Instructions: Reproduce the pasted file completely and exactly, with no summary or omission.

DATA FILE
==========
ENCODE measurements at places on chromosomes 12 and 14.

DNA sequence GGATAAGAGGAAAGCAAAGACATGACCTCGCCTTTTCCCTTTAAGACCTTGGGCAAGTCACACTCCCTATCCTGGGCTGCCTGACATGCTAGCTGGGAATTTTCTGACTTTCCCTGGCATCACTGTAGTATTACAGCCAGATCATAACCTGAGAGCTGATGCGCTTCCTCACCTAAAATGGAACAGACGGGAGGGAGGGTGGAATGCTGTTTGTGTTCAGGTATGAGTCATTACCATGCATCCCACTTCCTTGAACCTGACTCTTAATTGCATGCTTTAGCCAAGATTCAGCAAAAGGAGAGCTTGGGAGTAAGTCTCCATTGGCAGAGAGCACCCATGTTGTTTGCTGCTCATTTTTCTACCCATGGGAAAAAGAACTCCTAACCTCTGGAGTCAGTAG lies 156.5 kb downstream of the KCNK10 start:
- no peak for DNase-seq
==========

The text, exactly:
ENCODE measurements at places on chromosomes 12 and 14.

DNA sequence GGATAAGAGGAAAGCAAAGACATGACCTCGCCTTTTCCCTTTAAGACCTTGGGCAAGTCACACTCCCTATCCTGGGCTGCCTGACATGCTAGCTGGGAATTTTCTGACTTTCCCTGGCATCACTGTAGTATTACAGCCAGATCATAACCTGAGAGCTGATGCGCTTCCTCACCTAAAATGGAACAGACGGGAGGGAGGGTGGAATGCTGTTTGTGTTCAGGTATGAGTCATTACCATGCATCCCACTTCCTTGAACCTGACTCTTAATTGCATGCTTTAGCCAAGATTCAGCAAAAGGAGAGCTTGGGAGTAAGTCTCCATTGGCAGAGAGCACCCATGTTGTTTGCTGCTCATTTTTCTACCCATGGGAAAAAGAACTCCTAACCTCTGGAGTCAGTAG lies 156.5 kb downstream of the KCNK10 start:
- no peak for DNase-seq